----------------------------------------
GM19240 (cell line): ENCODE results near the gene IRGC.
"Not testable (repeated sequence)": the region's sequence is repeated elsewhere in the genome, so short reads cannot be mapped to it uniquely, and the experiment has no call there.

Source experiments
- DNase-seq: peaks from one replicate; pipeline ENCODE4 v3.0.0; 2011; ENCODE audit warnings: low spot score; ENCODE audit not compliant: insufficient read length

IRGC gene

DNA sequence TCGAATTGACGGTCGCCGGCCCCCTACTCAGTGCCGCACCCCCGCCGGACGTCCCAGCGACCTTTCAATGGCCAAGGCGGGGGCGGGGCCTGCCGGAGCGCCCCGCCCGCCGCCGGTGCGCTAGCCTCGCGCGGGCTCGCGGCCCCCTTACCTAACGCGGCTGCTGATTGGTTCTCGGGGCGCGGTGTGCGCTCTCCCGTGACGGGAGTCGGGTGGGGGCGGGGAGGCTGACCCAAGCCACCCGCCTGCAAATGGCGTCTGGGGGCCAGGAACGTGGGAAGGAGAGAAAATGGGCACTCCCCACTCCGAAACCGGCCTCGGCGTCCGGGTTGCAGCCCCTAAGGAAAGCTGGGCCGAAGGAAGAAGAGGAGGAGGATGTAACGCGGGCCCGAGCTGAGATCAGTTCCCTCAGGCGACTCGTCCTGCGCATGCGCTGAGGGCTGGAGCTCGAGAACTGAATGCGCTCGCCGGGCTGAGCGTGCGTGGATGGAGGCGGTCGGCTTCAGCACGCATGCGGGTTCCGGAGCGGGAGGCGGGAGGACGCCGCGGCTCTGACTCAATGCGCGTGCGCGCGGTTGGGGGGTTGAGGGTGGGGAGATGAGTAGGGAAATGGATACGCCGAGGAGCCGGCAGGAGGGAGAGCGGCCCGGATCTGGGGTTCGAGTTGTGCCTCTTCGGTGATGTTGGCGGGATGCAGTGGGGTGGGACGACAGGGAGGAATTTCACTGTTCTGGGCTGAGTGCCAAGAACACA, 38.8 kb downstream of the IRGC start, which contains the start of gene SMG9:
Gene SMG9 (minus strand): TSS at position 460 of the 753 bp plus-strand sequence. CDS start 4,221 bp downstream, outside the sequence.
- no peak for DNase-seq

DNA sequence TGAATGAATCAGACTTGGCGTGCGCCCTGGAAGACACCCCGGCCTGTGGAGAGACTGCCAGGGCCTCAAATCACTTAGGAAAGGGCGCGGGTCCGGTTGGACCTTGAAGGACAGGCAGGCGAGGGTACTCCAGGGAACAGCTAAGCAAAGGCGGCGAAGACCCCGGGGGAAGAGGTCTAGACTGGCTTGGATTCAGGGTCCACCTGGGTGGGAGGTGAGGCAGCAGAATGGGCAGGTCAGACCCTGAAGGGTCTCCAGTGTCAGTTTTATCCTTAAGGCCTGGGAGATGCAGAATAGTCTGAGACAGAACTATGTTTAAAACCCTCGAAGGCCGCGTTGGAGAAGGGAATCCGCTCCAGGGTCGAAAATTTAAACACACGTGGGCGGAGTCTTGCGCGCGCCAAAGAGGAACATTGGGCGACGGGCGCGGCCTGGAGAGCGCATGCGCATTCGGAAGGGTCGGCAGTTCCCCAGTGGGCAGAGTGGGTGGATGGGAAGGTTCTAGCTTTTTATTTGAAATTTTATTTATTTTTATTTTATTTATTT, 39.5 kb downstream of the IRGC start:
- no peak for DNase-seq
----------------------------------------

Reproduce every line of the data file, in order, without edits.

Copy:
GM19240 (cell line): ENCODE results near the gene IRGC.
"Not testable (repeated sequence)": the region's sequence is repeated elsewhere in the genome, so short reads cannot be mapped to it uniquely, and the experiment has no call there.

Source experiments
- DNase-seq: peaks from one replicate; pipeline ENCODE4 v3.0.0; 2011; ENCODE audit warnings: low spot score; ENCODE audit not compliant: insufficient read length

IRGC gene

DNA sequence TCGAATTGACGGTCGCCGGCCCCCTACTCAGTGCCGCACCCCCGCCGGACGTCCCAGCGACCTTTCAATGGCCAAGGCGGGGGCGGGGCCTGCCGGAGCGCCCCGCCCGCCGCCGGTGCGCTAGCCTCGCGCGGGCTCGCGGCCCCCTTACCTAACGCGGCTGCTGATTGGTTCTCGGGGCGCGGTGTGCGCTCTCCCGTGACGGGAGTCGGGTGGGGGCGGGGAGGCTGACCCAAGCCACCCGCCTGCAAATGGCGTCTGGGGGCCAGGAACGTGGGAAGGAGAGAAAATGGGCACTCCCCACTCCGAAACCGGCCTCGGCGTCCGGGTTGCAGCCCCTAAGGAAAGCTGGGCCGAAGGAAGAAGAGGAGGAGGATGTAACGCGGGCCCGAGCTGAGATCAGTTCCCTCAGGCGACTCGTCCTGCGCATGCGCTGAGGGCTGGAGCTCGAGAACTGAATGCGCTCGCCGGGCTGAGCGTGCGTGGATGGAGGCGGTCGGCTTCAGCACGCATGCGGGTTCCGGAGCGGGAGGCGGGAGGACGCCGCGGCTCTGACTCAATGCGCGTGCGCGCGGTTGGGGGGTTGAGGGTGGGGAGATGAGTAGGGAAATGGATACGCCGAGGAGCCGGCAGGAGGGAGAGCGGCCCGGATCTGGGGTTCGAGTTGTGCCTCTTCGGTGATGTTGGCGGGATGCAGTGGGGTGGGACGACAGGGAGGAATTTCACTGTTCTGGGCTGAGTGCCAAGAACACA, 38.8 kb downstream of the IRGC start, which contains the start of gene SMG9:
Gene SMG9 (minus strand): TSS at position 460 of the 753 bp plus-strand sequence. CDS start 4,221 bp downstream, outside the sequence.
- no peak for DNase-seq

DNA sequence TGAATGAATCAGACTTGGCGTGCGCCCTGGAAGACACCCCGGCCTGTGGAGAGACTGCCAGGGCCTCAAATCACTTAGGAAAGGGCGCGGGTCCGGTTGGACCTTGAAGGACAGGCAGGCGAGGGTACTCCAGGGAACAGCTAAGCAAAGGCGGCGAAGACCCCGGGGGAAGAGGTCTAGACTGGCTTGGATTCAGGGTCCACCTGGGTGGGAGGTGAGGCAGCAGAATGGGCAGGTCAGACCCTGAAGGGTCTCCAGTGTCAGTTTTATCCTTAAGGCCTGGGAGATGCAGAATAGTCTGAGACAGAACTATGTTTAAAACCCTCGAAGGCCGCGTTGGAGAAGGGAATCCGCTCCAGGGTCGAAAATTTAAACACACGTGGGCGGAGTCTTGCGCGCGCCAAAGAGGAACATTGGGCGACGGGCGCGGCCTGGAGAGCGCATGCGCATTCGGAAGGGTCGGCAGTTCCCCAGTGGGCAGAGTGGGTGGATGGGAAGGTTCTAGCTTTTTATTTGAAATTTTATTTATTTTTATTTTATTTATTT, 39.5 kb downstream of the IRGC start:
- no peak for DNase-seq